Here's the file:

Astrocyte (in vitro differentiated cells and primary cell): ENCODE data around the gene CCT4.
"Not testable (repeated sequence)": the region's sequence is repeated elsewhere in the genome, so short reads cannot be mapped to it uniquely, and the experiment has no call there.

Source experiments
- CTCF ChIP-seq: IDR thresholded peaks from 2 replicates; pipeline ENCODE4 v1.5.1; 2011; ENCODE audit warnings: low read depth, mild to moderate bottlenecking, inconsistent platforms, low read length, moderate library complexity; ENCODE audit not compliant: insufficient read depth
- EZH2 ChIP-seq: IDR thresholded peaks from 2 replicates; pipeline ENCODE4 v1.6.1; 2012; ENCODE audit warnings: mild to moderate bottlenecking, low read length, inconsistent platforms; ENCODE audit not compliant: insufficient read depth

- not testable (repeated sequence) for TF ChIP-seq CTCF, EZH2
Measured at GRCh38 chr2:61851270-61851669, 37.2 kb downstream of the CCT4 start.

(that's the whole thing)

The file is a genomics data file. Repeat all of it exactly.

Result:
Astrocyte (in vitro differentiated cells and primary cell): ENCODE data around the gene CCT4.
"Not testable (repeated sequence)": the region's sequence is repeated elsewhere in the genome, so short reads cannot be mapped to it uniquely, and the experiment has no call there.

Source experiments
- CTCF ChIP-seq: IDR thresholded peaks from 2 replicates; pipeline ENCODE4 v1.5.1; 2011; ENCODE audit warnings: low read depth, mild to moderate bottlenecking, inconsistent platforms, low read length, moderate library complexity; ENCODE audit not compliant: insufficient read depth
- EZH2 ChIP-seq: IDR thresholded peaks from 2 replicates; pipeline ENCODE4 v1.6.1; 2012; ENCODE audit warnings: mild to moderate bottlenecking, low read length, inconsistent platforms; ENCODE audit not compliant: insufficient read depth

- not testable (repeated sequence) for TF ChIP-seq CTCF, EZH2
Measured at GRCh38 chr2:61851270-61851669, 37.2 kb downstream of the CCT4 start.